Enforce the Judgment Debt Against a Person
If your judgment debt is against a person, then a bankruptcy notice and creditor’s petition are key elements within the personal insolvency regime in Australia.
A bankruptcy notice, issued by the Official Receiver on request from a creditor, serves to demand payment from a debtor who has failed to comply with a judgment or order for the payment of money.
The debtor typically has 21 days to comply with the notice, either by paying the debt or reaching a satisfactory arrangement with the creditor.
Failure to do so enables the creditor to file a creditor’s petition with the court, seeking to have the debtor declared bankrupt.
Once bankruptcy is declared, a trustee is appointed to manage the bankrupt individual's estate, which includes identifying, seizing, and distributing assets to satisfy creditor claims, adhering to the provisions and priorities outlined in bankruptcy law.
Bankruptcy has significant and long-lasting consequences for the debtor, impacting their ability to gain credit, travel overseas, and hold certain occupational positions.
Judgment Debt as a Debtor
So, you are a debtor who has received a judgment to pay a debt, and you are wondering what your options are in the matter.
It may seem like you only have one choice in this instance; to pay the debt.
Well, depending on the situation, this is not necessarily the case.
As the civil system recognises unjust debts and situations, you will not always be required to follow the direct terms of the judgment.
Furthermore, some creditors will be more reasonable than others and consider alternatives.
You have several options for how you can respond to a judgment against you to pay a debt, including:
Pay the Judgment Debt
This is the first option that likely comes to mind when one receives a judgment to pay a debt and may be the most obvious choice.
When you are served with a judgment to pay a debt as a debtor you can, of course, pay the debt as directed to and move on with business.
If this is an option for you and is the step that logically fits the agreement, you should pay the debt immediately to avoid further legal strife.
If this is the case, you will also be required to pay the judgment creditor any costs associated with the process of obtaining the judgment.
Dispute the Judgment Debt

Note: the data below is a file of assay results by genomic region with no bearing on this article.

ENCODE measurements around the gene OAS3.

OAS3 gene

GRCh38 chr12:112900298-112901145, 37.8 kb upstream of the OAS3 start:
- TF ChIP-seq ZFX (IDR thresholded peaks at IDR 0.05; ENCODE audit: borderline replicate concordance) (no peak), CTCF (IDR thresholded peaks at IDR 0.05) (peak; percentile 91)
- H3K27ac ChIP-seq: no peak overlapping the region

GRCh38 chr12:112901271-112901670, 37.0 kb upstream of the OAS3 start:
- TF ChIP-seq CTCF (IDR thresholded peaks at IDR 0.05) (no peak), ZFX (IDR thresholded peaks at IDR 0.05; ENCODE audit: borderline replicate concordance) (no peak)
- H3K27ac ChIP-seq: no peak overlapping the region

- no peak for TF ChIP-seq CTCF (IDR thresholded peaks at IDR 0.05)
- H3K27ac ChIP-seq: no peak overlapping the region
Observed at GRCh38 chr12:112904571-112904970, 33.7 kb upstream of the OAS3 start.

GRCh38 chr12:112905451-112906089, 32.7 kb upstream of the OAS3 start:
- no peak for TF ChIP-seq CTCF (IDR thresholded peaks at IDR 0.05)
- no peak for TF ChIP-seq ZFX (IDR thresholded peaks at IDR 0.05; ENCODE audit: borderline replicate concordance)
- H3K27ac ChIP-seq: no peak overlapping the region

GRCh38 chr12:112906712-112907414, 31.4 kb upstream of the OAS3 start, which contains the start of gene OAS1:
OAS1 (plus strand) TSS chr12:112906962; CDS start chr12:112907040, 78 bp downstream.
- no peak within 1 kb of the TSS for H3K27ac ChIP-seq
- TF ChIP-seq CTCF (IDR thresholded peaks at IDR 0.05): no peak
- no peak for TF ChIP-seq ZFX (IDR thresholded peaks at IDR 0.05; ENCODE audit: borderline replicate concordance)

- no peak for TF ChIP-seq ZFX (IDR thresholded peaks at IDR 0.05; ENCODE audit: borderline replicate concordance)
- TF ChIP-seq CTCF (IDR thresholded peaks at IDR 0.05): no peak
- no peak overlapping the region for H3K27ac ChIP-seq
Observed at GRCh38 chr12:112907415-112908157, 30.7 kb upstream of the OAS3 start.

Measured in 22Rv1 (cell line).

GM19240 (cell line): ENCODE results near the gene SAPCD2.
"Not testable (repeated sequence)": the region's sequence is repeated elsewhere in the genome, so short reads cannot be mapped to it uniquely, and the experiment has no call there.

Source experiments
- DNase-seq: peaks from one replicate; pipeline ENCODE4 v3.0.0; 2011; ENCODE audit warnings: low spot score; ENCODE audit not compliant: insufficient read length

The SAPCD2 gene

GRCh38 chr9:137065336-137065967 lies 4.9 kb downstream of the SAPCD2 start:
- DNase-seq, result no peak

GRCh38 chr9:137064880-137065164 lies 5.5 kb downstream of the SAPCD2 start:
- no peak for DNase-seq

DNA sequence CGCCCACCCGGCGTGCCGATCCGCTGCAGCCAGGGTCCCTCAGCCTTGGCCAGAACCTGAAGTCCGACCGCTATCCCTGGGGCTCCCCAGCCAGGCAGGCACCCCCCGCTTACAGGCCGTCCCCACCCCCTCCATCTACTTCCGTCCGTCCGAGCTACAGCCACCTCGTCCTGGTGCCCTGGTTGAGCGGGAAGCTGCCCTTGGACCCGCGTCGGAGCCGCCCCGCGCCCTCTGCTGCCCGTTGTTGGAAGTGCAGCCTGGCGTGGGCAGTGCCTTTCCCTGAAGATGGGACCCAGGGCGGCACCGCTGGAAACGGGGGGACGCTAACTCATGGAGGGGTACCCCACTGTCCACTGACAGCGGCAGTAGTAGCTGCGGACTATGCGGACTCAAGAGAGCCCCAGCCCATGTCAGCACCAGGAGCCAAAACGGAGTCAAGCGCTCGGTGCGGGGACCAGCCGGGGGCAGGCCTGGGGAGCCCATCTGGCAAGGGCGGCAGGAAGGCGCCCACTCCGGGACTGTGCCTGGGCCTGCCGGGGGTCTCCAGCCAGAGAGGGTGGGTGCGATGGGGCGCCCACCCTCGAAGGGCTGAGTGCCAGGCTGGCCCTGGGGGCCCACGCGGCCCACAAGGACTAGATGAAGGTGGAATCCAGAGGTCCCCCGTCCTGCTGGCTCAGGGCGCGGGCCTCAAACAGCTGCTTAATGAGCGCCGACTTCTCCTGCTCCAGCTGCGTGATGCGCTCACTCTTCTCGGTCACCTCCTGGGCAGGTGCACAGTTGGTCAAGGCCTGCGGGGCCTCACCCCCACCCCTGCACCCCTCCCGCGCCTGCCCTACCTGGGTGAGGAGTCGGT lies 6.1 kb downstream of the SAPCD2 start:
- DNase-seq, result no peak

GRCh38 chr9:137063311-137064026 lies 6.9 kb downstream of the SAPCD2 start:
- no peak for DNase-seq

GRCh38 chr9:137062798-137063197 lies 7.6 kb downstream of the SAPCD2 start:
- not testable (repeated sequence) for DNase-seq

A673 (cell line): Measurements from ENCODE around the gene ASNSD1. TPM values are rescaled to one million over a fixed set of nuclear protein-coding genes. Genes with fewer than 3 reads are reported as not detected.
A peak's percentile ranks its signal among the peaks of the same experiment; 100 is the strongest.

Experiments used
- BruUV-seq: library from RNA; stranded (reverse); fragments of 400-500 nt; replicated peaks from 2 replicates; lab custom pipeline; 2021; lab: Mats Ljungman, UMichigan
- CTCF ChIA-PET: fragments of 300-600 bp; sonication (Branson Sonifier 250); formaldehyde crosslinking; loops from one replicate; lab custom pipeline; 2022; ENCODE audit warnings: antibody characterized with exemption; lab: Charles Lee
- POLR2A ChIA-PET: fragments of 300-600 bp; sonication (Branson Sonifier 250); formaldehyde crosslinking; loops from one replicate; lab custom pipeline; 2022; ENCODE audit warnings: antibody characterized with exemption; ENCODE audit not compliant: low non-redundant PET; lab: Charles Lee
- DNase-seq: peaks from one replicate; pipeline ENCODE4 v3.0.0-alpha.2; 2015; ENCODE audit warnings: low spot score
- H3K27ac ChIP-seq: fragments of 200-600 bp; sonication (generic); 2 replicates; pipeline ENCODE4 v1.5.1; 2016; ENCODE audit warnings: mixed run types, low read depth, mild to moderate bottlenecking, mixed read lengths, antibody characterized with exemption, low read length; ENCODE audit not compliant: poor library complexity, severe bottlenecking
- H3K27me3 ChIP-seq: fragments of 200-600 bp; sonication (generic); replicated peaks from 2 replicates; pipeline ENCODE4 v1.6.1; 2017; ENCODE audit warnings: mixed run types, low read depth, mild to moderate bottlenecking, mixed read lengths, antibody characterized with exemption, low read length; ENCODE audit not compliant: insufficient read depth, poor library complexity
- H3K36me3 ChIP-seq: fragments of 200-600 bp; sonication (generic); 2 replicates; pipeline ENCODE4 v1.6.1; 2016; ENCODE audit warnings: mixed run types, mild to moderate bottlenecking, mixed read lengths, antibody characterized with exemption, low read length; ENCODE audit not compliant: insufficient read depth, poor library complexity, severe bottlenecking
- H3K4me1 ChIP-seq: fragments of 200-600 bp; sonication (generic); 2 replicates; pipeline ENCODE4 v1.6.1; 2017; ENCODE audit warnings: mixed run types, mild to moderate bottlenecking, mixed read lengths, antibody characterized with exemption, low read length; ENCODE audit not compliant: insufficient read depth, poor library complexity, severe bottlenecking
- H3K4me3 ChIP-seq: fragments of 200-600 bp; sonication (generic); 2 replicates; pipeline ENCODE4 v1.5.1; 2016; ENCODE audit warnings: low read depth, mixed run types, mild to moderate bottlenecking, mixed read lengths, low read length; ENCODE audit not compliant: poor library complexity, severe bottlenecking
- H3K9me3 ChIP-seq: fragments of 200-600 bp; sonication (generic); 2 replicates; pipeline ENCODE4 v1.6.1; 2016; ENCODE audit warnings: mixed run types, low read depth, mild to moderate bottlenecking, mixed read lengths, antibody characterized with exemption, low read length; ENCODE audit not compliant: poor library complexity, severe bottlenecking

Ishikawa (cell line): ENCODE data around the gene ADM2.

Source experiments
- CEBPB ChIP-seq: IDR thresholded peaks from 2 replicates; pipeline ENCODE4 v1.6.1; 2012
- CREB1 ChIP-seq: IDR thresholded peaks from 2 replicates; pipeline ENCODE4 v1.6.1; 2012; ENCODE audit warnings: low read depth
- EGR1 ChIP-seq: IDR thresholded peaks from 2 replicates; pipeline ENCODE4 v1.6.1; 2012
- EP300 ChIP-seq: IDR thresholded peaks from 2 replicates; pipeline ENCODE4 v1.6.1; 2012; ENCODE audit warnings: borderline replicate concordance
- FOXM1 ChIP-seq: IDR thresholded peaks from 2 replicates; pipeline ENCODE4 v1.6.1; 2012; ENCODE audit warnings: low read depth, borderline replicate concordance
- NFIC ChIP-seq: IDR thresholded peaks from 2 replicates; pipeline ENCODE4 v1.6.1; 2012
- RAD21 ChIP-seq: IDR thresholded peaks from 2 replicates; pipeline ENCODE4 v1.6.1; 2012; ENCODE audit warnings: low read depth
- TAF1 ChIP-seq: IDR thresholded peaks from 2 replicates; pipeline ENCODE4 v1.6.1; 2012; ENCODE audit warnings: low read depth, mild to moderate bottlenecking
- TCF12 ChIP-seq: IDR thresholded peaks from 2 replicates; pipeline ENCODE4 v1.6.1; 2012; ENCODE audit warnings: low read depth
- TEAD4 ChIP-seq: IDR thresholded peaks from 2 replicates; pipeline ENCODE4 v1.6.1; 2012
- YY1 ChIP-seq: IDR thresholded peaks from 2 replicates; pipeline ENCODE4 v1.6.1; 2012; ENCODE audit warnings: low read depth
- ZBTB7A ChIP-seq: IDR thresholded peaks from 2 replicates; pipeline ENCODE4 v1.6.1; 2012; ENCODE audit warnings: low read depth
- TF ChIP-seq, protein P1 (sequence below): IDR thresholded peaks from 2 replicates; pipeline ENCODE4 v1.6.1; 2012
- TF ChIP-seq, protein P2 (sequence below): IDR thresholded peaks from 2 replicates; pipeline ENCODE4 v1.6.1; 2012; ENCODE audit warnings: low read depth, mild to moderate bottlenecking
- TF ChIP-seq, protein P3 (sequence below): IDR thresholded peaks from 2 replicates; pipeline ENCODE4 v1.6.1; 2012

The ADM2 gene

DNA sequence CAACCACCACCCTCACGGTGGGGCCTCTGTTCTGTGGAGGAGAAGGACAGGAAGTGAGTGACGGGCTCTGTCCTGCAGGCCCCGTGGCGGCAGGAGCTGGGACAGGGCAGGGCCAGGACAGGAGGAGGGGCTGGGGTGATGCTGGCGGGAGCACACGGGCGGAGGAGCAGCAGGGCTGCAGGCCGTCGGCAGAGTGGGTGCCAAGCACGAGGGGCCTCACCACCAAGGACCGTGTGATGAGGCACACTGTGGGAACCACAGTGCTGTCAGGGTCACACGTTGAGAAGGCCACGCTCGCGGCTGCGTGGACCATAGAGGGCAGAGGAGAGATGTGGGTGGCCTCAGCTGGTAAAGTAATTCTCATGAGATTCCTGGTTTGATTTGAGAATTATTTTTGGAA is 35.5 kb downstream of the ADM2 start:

If you do not agree with the debt or the judgment made regarding the debt, you have the option to go about having the judgment set aside.
This can be a lengthy and expensive process if your claim to have it set aside is invalid, so it is important to only dispute a judgment when you are certain that it can be disputed.
To dispute a judgment, you must apply to the court and present evidence that your claim is true and a reason that the judgment should be set aside.
For example, if you have already paid the debt that the judgment is regarding, you must provide evidence that you have paid the debt.
Negotiate the Judgment Debt with Creditor
Another option that you may wish to choose in relation to a judgment to pay a debt is to attempt to negotiate with your creditor.
Some creditors are more reasonable or willing to negotiate about the debts they are owed than others, so the effectiveness of this method will vary according to the situation.
Although there is a judgment stating that you must pay the debt in a certain manner or in a certain time frame, your creditor may be open to certain changes or agreements for the debt to be paid if you cannot afford to pay it as the judgment states.
After all, many creditors would rather avoid insolvency or bankruptcy from their clients if possible, as this can affect their debt and how much of it they are paid.
Apply to Pay the Judgment Debt in Instalments
If the judgment made does not fit your financial situation and your creditor does not choose to negotiate with you, you may choose to apply to pay your debt in instalments.
It can sometimes be unreasonable for anyone to pay a large debt immediately, which is what many judgments will tell debtors to do.
If this is the case and your creditor is not willing to allow you to pay in instalments, you can apply to the court to pay in continuous portions, rather than all at once.
The court will have full discretion to decide if this is necessary and if your application is valid, so you may be denied this ability if it is not deemed reasonable.
Consider Selling your Judgment Debt
As you can see above, getting the judgment is just the first step?
It's up to you to make sure that the decision is put into action, because QCAT won’t do it for you, and you will need to obtain legal action to enforce through the Courts.
If this sounds tough, especially if you’re busy running your business, you might want to think about selling your judgment instead.
Yes, you can actually sell it!
There are people out there who will buy your judgment because they can make money from it.
Let's talk about some reasons why selling your QCAT judgment can be a good move.
Get Some Money Faster
Selling the judgment means quick cash for your business.
Having a smooth cash flow, meaning money is consistently coming in, is super important to keep your business healthy and growing.
Save on Legal Fees
Enforcing a judgment can be expensive!
Selling it means someone else will deal with those costs, while you get paid without all the hassle and extra spending on legal actions.
Less Stress for You
The process of making sure the judgment is enforced can be stressful and time-consuming.
If you sell it, you can forget about this headache and focus more on running your business.
Avoid Risks of Enforcing the Judgment Debt
Sometimes enforcing a judgment can be risky.
There’s a chance that you might not get the money or that something might go wrong legally.
Selling your judgment lets you avoid these risks altogether.
Keep Things Professional
Trying to enforce a judgment can create tension between you and the client.